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Supermarket shelves are more like social clubs today, with big brand names doubling up on the aisle to lure consumers.

Witness such recent pairings in the co-branding trend as Pillsbury Co. and Nabisco's Oreo Bars baking mix and frosting; CPC International's Skippy peanut butter and Delicious Frookie Co.'s cookies; Kellogg Co. and ConAgra's Healthy Choice cereals; General Mills and Hershey Foods Corp.'s Reese's Peanut Butter Puffs cereal and General Mills' Betty Crocker and Mars Inc.'s M&M's Cookie Bars baking mix.

Because each partner has mastered a different step-be it marketing, brand equity, taste or specialized niche-the two combined often create twice the appeal.

Although many perceive it a recent trend, co-branding has been around at least since 1961, when Betty Crocker paired with Sunkist Growers to market a lemon chiffon cake.

But the past year has seen a resurgence of co-branded partnerships.

"The idea behind co-branding has never left General Mills," says Barry Weneger, the company's PR manager.

And that marketer has helped revive the partnership idea recently because, like other companies have found, co-branding enhances brand equity and allows the company to enter new categories with a limited investment.

General Mills has taken co-branding to a new level. In previous decades, co-branded products simply paired ingredients. Now they share brand image.

"Consumers trust branded products; they know exactly what they're getting with M&M's-both brand value and flavor," says Pam Becker, a spokeswoman at General Mills.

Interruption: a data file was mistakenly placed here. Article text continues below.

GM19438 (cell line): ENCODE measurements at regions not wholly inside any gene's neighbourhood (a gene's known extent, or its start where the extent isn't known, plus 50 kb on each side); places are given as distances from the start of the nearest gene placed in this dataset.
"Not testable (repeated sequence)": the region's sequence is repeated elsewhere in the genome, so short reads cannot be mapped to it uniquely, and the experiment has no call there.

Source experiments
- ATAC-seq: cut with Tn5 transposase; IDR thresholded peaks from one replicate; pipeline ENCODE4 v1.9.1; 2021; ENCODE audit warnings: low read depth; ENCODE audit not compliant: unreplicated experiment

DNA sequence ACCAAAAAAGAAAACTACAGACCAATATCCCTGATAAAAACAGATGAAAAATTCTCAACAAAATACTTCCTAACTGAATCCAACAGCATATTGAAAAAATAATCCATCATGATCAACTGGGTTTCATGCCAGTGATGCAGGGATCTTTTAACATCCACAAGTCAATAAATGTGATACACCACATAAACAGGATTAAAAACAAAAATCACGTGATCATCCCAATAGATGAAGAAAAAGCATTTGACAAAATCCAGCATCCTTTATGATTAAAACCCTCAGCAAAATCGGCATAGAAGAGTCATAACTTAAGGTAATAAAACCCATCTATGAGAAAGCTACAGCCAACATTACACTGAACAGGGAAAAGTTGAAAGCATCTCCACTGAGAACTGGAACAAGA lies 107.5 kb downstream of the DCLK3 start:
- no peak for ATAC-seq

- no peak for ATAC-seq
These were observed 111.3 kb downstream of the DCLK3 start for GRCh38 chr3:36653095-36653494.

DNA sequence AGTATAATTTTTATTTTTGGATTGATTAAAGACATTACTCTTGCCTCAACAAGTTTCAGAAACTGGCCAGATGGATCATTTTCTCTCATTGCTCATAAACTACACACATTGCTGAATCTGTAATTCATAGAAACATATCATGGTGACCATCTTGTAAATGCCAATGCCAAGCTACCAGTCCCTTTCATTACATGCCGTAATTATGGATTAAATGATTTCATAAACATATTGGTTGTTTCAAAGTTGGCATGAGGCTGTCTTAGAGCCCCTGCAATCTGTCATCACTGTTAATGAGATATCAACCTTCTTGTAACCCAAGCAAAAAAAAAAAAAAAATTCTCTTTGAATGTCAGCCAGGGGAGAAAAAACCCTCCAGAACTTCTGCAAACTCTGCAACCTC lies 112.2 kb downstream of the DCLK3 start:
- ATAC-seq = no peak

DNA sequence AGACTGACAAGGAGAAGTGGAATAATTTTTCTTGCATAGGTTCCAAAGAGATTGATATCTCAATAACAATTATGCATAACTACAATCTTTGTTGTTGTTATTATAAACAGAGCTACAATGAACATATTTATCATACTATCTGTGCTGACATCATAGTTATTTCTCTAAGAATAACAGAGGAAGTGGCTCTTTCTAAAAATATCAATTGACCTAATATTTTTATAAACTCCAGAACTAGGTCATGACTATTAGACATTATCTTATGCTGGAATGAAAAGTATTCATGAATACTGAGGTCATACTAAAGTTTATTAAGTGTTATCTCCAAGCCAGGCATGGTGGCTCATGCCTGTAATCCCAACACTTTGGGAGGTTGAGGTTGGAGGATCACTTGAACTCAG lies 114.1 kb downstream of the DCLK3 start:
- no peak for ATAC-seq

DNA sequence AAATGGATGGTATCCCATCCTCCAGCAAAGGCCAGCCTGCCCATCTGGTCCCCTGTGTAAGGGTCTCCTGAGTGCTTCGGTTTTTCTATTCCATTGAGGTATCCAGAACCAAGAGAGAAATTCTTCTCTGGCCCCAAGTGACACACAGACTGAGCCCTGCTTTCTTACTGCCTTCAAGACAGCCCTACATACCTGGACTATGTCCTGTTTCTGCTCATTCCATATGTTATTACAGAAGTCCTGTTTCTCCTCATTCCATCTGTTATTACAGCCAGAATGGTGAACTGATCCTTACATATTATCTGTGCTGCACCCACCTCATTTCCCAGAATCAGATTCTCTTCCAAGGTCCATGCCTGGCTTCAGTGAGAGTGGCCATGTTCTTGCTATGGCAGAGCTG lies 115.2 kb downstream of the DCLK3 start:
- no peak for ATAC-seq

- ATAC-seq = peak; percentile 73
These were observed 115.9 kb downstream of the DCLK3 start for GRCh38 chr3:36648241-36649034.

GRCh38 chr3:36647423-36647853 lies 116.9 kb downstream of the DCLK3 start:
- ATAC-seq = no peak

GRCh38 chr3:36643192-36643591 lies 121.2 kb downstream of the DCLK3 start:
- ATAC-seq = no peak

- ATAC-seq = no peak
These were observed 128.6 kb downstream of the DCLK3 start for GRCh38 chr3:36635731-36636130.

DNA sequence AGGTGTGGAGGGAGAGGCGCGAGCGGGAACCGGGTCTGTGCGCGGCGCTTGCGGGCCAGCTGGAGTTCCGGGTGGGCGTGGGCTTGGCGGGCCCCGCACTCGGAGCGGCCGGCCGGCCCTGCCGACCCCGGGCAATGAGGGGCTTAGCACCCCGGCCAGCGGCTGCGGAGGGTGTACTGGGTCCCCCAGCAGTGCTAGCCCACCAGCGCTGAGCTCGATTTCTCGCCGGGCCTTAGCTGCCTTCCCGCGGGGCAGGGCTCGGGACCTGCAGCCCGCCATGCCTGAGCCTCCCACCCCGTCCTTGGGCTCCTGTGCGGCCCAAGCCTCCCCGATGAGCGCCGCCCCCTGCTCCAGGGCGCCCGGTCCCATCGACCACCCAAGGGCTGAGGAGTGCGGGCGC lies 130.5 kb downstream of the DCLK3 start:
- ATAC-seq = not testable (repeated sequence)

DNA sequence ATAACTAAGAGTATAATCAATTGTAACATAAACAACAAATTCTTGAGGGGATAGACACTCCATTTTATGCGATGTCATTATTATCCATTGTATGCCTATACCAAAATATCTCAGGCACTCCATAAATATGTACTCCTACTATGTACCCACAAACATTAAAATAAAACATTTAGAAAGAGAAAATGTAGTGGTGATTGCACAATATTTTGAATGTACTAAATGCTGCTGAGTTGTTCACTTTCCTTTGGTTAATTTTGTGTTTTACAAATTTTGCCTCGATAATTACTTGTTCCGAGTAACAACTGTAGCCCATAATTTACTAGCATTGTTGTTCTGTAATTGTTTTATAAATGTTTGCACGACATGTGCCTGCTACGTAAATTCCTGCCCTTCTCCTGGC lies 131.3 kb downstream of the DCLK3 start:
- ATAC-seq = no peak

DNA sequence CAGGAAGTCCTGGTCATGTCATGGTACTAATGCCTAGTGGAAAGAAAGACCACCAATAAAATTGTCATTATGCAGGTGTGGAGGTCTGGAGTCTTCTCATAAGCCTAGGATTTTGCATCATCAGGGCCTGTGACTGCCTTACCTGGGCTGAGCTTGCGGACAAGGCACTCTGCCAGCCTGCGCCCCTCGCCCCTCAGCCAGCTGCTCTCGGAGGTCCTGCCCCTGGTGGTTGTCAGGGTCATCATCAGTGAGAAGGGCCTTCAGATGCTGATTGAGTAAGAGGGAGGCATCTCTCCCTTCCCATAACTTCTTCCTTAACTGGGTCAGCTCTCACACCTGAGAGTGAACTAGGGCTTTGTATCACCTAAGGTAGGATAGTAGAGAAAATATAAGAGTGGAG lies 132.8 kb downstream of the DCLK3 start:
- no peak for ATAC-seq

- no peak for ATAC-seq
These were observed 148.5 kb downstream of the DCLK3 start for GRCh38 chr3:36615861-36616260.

Pillsbury's co-branded Oreo Bars baking mix, No. 2 in its category for the 12 weeks ended March 19, according to Nielsen Marketing Research, also reaps the benefits of licensing a powerful name when marketing a new product.

"What could be better than the equities of the Dough Boy and Oreo cookies-that's instant brand recognition on the shelf," says Alan Riney, associate marketing manager of Pillsbury.

Delicious [brand] cookies have been licensed with seven different ingredient brands from various companies, including Skippy peanut butter, Knouse Foods' Musselman's apple sauce, Chiquita Brands (bananas) and Land O'Lakes.

Phil Roos, VP-marketing at Delicious, believes consumers are overwhelmed with product clutter and are looking for value in today's economy. Delicious was recently purchased by R.W. Frookies.

"Consumers seek refuge in brand names they've known and trusted for a long time; a name like Skippy or Chiquita is a proven oasis in a desert of unknown and unproven products," he says.

Co-branding benefits the marketing partners even more than it does consumers.

In addition to the tangible advantages of increased cash flow from licensing agreements, royalties and bulk ingredient purchases, more permanent benefits for the licensor include extending brand awareness and entering new product categories under the protection of already established giants.